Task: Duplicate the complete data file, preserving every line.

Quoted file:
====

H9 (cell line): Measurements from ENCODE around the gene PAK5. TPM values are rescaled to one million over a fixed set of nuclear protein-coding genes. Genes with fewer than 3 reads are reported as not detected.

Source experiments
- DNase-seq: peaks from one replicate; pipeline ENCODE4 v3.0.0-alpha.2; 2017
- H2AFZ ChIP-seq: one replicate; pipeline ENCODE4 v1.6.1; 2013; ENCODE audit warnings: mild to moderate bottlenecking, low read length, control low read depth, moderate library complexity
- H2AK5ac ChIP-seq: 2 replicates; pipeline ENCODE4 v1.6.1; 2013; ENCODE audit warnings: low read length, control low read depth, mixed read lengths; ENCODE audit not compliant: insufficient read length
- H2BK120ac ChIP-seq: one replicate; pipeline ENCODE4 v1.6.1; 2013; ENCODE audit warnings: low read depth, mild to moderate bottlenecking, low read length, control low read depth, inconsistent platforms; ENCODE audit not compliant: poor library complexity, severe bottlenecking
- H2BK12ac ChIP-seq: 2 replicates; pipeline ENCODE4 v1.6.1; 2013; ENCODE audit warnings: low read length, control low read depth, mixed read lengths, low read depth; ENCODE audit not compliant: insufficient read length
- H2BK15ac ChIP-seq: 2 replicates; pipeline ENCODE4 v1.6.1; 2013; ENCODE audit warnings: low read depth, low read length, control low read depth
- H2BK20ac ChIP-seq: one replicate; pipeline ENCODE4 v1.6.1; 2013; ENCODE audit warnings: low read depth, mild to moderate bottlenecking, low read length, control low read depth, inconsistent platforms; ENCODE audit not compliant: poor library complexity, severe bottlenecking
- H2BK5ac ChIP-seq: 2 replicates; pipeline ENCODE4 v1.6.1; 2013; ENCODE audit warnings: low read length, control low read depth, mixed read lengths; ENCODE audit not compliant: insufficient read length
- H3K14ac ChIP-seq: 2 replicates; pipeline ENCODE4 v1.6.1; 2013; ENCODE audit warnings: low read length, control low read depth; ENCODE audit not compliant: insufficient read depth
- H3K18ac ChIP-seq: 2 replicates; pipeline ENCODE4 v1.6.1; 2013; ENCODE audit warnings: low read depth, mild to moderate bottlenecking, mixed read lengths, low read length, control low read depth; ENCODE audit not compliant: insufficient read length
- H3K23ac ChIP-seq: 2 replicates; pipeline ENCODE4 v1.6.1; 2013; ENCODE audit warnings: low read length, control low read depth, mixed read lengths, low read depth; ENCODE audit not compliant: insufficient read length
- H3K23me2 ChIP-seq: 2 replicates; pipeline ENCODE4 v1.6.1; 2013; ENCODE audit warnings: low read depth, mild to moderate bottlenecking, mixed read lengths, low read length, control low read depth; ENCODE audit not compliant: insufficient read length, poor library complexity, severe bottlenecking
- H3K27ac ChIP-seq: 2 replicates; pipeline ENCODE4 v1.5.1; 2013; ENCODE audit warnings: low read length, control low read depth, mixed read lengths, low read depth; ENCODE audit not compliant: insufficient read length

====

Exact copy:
H9 (cell line): Measurements from ENCODE around the gene PAK5. TPM values are rescaled to one million over a fixed set of nuclear protein-coding genes. Genes with fewer than 3 reads are reported as not detected.

Source experiments
- DNase-seq: peaks from one replicate; pipeline ENCODE4 v3.0.0-alpha.2; 2017
- H2AFZ ChIP-seq: one replicate; pipeline ENCODE4 v1.6.1; 2013; ENCODE audit warnings: mild to moderate bottlenecking, low read length, control low read depth, moderate library complexity
- H2AK5ac ChIP-seq: 2 replicates; pipeline ENCODE4 v1.6.1; 2013; ENCODE audit warnings: low read length, control low read depth, mixed read lengths; ENCODE audit not compliant: insufficient read length
- H2BK120ac ChIP-seq: one replicate; pipeline ENCODE4 v1.6.1; 2013; ENCODE audit warnings: low read depth, mild to moderate bottlenecking, low read length, control low read depth, inconsistent platforms; ENCODE audit not compliant: poor library complexity, severe bottlenecking
- H2BK12ac ChIP-seq: 2 replicates; pipeline ENCODE4 v1.6.1; 2013; ENCODE audit warnings: low read length, control low read depth, mixed read lengths, low read depth; ENCODE audit not compliant: insufficient read length
- H2BK15ac ChIP-seq: 2 replicates; pipeline ENCODE4 v1.6.1; 2013; ENCODE audit warnings: low read depth, low read length, control low read depth
- H2BK20ac ChIP-seq: one replicate; pipeline ENCODE4 v1.6.1; 2013; ENCODE audit warnings: low read depth, mild to moderate bottlenecking, low read length, control low read depth, inconsistent platforms; ENCODE audit not compliant: poor library complexity, severe bottlenecking
- H2BK5ac ChIP-seq: 2 replicates; pipeline ENCODE4 v1.6.1; 2013; ENCODE audit warnings: low read length, control low read depth, mixed read lengths; ENCODE audit not compliant: insufficient read length
- H3K14ac ChIP-seq: 2 replicates; pipeline ENCODE4 v1.6.1; 2013; ENCODE audit warnings: low read length, control low read depth; ENCODE audit not compliant: insufficient read depth
- H3K18ac ChIP-seq: 2 replicates; pipeline ENCODE4 v1.6.1; 2013; ENCODE audit warnings: low read depth, mild to moderate bottlenecking, mixed read lengths, low read length, control low read depth; ENCODE audit not compliant: insufficient read length
- H3K23ac ChIP-seq: 2 replicates; pipeline ENCODE4 v1.6.1; 2013; ENCODE audit warnings: low read length, control low read depth, mixed read lengths, low read depth; ENCODE audit not compliant: insufficient read length
- H3K23me2 ChIP-seq: 2 replicates; pipeline ENCODE4 v1.6.1; 2013; ENCODE audit warnings: low read depth, mild to moderate bottlenecking, mixed read lengths, low read length, control low read depth; ENCODE audit not compliant: insufficient read length, poor library complexity, severe bottlenecking
- H3K27ac ChIP-seq: 2 replicates; pipeline ENCODE4 v1.5.1; 2013; ENCODE audit warnings: low read length, control low read depth, mixed read lengths, low read depth; ENCODE audit not compliant: insufficient read length